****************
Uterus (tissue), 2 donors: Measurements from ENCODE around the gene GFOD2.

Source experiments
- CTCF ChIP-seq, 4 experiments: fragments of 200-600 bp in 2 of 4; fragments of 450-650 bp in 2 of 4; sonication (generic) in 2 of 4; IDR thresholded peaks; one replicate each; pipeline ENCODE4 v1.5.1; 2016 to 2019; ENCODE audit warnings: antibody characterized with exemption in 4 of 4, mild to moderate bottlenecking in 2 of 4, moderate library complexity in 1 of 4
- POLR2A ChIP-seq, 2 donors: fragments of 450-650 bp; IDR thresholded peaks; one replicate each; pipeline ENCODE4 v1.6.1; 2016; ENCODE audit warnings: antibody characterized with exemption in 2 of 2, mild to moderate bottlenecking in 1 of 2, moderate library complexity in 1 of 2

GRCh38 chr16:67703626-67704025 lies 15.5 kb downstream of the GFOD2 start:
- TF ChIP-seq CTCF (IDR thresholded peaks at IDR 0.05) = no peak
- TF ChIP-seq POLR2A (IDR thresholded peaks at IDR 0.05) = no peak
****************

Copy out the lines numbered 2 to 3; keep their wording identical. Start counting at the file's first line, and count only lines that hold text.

Source experiments
- CTCF ChIP-seq, 4 experiments: fragments of 200-600 bp in 2 of 4; fragments of 450-650 bp in 2 of 4; sonication (generic) in 2 of 4; IDR thresholded peaks; one replicate each; pipeline ENCODE4 v1.5.1; 2016 to 2019; ENCODE audit warnings: antibody characterized with exemption in 4 of 4, mild to moderate bottlenecking in 2 of 4, moderate library complexity in 1 of 4